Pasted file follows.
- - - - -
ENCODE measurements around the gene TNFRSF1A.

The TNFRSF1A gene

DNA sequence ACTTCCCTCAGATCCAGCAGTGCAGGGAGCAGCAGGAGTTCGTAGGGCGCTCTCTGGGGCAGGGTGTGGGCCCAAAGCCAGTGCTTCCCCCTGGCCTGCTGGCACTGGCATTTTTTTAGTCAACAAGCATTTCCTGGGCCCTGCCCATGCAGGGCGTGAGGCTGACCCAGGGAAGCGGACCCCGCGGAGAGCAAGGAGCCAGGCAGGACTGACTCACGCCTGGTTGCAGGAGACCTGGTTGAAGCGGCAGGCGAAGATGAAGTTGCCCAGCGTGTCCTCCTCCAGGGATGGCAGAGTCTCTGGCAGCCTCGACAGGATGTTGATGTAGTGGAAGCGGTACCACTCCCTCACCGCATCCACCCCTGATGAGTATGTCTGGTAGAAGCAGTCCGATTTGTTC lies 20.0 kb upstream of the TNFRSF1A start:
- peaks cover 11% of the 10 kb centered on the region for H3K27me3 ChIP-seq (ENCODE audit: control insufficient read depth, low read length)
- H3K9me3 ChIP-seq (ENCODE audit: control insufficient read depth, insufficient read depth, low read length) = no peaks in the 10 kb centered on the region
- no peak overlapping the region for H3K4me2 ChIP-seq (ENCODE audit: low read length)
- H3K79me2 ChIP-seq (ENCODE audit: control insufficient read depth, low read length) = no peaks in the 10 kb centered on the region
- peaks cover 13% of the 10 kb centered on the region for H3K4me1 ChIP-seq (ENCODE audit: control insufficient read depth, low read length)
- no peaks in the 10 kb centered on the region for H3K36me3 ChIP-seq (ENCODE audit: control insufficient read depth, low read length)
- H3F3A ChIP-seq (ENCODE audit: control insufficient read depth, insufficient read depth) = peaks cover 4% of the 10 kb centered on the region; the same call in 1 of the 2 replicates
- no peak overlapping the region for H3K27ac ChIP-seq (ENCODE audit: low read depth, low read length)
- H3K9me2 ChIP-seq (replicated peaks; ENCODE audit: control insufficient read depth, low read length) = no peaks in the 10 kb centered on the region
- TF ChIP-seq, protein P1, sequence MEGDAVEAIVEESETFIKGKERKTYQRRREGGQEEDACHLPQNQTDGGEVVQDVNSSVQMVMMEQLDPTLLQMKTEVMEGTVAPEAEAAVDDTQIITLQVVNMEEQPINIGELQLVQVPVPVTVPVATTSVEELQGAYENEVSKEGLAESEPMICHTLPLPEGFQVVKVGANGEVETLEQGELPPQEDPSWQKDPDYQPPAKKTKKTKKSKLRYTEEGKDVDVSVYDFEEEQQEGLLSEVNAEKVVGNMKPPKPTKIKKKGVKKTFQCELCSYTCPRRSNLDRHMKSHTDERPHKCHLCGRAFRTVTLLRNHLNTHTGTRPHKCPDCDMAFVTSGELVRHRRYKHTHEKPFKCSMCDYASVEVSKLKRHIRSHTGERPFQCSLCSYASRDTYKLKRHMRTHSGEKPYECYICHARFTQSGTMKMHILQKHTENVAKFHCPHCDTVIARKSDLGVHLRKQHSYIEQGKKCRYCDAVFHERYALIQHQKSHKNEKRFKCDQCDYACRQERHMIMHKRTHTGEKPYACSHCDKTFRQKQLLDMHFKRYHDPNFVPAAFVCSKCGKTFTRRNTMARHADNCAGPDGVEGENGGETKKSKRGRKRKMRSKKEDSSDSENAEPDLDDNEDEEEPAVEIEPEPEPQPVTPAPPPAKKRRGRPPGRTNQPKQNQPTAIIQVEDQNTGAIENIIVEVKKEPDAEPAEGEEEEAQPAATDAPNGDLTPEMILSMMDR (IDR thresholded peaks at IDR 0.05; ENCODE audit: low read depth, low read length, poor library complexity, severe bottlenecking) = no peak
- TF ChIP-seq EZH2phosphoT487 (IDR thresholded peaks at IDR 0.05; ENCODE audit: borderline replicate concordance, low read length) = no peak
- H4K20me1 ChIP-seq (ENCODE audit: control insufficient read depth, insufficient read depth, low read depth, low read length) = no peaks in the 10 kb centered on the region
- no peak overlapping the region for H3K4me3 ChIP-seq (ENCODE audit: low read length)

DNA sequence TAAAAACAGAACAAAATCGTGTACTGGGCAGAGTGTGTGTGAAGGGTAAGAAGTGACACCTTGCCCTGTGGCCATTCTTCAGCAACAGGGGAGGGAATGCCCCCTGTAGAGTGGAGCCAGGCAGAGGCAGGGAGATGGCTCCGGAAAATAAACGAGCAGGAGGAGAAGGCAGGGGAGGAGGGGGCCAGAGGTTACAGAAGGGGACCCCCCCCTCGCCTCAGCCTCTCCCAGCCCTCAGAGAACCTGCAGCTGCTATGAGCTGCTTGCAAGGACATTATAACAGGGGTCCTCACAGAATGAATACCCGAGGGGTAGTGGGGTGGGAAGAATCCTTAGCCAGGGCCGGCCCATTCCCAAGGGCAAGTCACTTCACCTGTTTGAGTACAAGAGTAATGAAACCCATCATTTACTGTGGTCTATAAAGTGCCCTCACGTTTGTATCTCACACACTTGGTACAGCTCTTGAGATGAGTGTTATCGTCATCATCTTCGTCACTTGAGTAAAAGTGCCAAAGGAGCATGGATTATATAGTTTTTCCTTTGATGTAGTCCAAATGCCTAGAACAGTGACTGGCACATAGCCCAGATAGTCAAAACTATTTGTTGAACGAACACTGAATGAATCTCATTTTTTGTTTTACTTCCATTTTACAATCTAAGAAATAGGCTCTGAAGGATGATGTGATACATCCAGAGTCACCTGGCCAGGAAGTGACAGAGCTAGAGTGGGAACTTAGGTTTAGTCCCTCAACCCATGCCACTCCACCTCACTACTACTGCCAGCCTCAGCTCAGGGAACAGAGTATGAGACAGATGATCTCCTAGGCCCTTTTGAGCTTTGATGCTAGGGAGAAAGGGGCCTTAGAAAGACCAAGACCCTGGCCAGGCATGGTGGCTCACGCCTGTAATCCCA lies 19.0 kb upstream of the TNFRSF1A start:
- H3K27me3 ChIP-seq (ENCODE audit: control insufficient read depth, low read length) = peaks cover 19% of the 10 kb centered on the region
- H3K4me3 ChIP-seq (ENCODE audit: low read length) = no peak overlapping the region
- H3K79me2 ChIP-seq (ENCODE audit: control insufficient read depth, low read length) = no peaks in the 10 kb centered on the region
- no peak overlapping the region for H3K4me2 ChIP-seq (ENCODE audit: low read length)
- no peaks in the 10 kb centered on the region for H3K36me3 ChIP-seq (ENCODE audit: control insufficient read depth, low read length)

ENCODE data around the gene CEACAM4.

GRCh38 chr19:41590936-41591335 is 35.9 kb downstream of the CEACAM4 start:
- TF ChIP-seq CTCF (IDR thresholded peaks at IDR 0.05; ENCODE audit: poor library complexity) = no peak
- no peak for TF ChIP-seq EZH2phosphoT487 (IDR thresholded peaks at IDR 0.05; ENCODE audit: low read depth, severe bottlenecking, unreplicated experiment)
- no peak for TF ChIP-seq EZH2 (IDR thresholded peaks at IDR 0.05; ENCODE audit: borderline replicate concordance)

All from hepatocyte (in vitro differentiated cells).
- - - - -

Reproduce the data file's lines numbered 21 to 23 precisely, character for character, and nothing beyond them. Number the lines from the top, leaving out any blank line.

- no peak overlapping the region for H3K4me2 ChIP-seq (ENCODE audit: low read length)
- no peaks in the 10 kb centered on the region for H3K36me3 ChIP-seq (ENCODE audit: control insufficient read depth, low read length)

ENCODE data around the gene CEACAM4.